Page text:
However, Kimberly Prather, professor in the Department of Chemistry and Biochemistry at the University of California, San Diego, and a colleague published research last year showing that sulphate and nitrate play a different role when they mix with black carbon.

The two researchers checked atmospheric aerosols over Riverside, Calif., and Mexico City, using an instrument that measures the size, chemical composition and optical properties of aerosols in real time. Their study showed that jagged bits of fresh soot quickly become coated with a spherical shell of other chemicals, particularly sulphate, nitrate and organic carbon, through light-driven chemical reactions.

“The coating acts like a lens and focuses the light into the center of the particle, enhancing warming,” professor Prather says.

The measurements showed that in the atmosphere the aerosol combination increased the warming effect of the coated black carbon particles to 1.6 times that of pure black carbon particles.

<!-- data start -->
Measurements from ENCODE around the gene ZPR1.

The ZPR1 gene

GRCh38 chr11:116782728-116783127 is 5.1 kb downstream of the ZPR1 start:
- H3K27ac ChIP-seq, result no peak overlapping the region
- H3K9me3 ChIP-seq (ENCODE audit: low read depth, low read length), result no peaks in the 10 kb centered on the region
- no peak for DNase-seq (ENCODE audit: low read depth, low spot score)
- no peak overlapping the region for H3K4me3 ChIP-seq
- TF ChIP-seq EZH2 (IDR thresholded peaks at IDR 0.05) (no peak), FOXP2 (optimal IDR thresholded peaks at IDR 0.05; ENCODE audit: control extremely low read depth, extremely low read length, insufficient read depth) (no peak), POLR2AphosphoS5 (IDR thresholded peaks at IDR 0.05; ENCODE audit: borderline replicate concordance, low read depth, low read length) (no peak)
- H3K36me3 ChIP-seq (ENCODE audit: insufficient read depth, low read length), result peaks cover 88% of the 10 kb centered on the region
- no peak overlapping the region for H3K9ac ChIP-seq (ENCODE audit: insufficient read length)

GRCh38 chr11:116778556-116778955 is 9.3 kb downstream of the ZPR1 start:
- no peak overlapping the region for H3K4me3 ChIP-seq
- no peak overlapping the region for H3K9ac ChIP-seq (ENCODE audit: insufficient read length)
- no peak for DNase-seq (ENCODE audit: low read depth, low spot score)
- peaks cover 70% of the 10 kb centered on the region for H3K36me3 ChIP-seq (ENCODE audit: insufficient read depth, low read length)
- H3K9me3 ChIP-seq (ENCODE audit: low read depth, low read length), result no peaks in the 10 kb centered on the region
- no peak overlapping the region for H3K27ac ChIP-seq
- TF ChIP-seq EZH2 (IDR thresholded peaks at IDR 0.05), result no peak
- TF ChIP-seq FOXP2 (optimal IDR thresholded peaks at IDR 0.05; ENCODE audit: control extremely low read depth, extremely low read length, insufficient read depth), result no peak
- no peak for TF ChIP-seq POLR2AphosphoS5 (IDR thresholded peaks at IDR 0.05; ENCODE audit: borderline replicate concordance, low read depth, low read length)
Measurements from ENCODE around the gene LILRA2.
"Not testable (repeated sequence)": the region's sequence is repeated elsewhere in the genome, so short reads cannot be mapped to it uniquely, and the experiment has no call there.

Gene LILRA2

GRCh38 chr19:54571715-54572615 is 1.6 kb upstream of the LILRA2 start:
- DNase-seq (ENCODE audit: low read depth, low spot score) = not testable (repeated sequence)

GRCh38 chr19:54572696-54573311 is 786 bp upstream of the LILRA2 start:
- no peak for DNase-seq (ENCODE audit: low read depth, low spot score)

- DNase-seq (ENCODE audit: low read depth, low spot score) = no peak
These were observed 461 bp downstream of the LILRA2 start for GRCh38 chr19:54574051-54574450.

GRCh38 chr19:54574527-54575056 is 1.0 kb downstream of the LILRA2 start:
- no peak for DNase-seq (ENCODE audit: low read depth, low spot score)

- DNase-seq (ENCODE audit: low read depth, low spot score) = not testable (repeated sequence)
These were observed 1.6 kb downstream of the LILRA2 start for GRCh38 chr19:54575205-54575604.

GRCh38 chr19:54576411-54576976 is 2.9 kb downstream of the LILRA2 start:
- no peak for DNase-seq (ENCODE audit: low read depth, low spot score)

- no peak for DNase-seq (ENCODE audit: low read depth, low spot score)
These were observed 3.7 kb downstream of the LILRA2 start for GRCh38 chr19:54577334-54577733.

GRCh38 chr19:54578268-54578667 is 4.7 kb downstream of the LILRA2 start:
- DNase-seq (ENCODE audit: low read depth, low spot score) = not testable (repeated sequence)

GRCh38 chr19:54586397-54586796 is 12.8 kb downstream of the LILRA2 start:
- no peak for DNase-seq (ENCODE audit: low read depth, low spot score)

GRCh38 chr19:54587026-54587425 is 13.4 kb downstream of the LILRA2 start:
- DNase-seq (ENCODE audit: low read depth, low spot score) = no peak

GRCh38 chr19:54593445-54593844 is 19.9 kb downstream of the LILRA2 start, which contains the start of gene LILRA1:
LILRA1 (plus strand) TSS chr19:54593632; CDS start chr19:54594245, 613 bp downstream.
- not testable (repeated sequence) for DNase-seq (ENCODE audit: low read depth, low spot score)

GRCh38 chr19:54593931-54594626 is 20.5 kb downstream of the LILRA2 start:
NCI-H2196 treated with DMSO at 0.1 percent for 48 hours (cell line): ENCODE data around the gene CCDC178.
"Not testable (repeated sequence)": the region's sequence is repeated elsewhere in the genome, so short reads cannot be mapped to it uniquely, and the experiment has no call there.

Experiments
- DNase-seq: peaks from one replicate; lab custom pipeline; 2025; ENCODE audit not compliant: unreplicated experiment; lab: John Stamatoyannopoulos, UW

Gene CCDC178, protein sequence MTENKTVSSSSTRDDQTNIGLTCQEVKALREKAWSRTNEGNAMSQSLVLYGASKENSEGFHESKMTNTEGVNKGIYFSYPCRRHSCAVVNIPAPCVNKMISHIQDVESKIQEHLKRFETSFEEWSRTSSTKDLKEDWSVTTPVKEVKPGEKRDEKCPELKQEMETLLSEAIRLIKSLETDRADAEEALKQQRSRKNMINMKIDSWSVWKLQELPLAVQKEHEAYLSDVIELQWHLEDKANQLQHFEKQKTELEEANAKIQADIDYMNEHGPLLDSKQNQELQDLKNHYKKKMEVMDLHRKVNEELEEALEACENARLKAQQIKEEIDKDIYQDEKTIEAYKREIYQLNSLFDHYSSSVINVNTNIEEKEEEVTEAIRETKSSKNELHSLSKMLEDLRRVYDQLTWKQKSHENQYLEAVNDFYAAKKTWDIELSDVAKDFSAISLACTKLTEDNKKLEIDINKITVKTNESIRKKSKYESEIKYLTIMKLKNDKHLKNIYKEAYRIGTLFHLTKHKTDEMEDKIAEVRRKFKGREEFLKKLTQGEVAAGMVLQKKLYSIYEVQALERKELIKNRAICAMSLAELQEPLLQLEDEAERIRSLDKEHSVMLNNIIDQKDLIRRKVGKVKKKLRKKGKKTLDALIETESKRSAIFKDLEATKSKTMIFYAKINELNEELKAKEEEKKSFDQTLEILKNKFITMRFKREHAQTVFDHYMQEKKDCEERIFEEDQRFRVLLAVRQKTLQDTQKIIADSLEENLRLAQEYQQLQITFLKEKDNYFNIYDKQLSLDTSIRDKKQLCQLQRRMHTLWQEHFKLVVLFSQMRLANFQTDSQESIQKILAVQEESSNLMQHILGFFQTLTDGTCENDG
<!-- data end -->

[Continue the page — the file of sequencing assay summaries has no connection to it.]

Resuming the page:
North America and Europe have reduced aerosol levels by enacting clean-air regulations and transport fuel standards. Major developing Asian economies have been slower to follow and the extensive soot-laden pollution now shows up in satellite photos as a huge brownish haze stretching over large parts of South and Southeast Asia and China.

This haze is a health hazard as well as an extra source of a global warming. The U.N. Environment Program (UNEP) said in a 2008 report on atmospheric brown clouds that they were also a major threat to water and food security in Asia.

Black carbon does not only warm the atmosphere. As the pollution is carried by prevailing winds in the Northern Hemisphere, it affects other countries that have cleaner air standards such as Japan, and even the U.S. on the other side of the Pacific Ocean.

Aerosols have another warming effect. The coated black carbon particles do not waft around forever. As winds drop, they are deposited on land and sea surfaces, including snow and ice, creating a smudging effect.